Federal court: Let people probe the depths of Georgia law for free

State loses suit to keep demanding big bucks for access to its ‘Official Code’
The 11th U.S. Circuit Court of Appeals in downtown Atlanta.

The 11th U.S. Circuit Court of Appeals in downtown Atlanta.

The state of Georgia’s annotated version of state law cannot be protected under copyright law and should be made available for free to the public, the federal appeals court in Atlanta has ruled.

The unanimous ruling by a three-judge panel of the 11th U.S. Circuit Court of Appeals is a victory for public records activist Carl Malamud. After he published Georgia's annotated code on his website, public.resource.org, the state and the General Assembly filed suit, seeking a order requiring him to take it down.

The annotated version of the Official Code of Georgia contains the precise wording of the state’s laws. It also includes summaries of state attorney general’s opinions, advisory opinions by the State Bar of Georgia, summaries of important court rulings, excerpts of law review articles, legislative histories and repeals.

In court filings, the state said it has a financial interest in maintaining the status quo. The annotated version of Georgia’s official code is available for $404 from LexisNexis, a data collection company. LexisNexis prepares the actual annotations, following highly specific directions in its contract with the state. The state collects royalties off the sales of CD-ROM and online editions of the code.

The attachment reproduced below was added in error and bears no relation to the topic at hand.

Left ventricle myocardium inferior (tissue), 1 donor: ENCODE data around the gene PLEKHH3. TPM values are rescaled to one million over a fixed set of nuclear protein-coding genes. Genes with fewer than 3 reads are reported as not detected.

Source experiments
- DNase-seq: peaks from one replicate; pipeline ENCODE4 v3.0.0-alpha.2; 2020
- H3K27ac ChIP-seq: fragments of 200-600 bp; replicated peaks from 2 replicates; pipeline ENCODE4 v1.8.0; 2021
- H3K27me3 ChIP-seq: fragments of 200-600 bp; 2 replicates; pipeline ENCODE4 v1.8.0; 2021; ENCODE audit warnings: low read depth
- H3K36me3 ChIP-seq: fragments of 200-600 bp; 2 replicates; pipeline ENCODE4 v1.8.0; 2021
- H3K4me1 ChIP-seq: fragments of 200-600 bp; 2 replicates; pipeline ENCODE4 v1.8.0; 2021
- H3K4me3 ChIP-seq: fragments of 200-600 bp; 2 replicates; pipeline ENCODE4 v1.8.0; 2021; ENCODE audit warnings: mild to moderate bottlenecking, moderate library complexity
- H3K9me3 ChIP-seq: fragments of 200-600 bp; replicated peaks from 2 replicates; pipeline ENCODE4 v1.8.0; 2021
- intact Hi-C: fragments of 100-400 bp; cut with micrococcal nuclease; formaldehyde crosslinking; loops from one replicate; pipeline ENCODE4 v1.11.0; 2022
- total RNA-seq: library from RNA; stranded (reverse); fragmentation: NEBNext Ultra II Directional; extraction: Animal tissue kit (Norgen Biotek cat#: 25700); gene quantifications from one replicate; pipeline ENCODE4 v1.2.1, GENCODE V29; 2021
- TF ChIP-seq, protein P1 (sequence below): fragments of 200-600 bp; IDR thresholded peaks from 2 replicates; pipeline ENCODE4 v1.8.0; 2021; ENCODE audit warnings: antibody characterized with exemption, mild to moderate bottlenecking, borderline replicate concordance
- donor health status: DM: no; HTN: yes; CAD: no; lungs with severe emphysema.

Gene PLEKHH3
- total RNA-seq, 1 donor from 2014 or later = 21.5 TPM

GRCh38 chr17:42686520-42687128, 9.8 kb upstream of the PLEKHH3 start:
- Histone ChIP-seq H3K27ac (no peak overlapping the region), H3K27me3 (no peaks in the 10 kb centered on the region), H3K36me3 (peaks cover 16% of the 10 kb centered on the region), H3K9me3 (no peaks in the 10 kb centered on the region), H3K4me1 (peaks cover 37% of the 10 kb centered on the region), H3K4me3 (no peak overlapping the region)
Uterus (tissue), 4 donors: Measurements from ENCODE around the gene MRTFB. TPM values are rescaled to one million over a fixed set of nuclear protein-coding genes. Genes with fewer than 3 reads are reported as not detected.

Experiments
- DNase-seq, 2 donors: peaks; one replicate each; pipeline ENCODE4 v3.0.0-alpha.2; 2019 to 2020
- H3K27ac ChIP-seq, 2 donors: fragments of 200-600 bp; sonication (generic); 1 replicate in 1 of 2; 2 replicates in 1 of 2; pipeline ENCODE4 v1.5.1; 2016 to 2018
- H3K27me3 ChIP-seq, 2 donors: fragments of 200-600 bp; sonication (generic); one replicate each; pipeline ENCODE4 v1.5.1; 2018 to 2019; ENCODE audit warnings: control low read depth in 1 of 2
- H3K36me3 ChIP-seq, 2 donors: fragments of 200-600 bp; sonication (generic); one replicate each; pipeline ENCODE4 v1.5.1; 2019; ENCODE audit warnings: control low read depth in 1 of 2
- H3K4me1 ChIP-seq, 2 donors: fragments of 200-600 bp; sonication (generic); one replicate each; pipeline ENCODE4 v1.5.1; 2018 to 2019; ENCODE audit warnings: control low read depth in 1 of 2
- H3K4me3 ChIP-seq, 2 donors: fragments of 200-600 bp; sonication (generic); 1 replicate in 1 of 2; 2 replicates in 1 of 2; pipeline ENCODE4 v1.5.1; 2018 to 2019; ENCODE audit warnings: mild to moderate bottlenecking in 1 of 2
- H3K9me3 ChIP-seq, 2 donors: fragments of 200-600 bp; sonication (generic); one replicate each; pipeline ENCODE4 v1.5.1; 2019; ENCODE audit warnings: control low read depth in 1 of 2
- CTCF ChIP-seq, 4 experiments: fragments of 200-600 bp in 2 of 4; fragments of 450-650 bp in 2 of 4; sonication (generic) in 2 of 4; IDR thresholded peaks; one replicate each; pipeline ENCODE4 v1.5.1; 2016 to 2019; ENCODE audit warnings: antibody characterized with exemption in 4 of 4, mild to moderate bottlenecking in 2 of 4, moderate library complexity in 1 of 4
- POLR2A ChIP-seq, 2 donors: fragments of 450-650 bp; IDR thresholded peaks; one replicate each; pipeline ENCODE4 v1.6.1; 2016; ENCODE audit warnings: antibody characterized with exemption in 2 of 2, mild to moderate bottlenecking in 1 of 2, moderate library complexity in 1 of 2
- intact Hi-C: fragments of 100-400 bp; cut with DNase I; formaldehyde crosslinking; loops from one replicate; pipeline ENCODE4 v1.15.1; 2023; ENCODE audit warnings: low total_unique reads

In its lawsuit, the state accused Malamud of "systematic, widespread and unauthorized copying and distribution of the copyrighted annotations." It also said if Malamud prevailed, the state would have to stop publishing annotations altogether or use tax dollars to pay for them.

In its ruling, issued Friday, the 11th Circuit said deciding the case meant “confronting profound and difficult issues about the nature of law in our society and the rights of citizens to have unfettered access to the legal edicts that govern their lives.”

Judge Stanley Marcus. 

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In the end, the court found that “the people, as the reservoir of all sovereignty, are the source of our law.” For copyright purposes, this means they are the “constructive authors” of the annotated code. “And because they are the authors, the people are the owners of these works, meaning that the works are intrinsically public domain material and, therefore, uncopyrightable.”

Judge Stanley Marcus, who wrote the opinion, noted there is a substantial public policy interest in the issue — “providing free access to such works promotes an informed citizenry.”

Applauding the ruling in a tweet, Malamud took inspiration from folk singer Woody Guthrie: “This law is your law. This law is my law. From the Blue Ridge Mountains to the Savannah River. From Morehouse College to the Vidalia fields. This law was made for you and me.”

Atlanta lawyer Tony Askew, who represents the state, divulged little when asked for comment.

“This is an interesting case,” he wrote in an email. “At this time we cannot discuss future options.”

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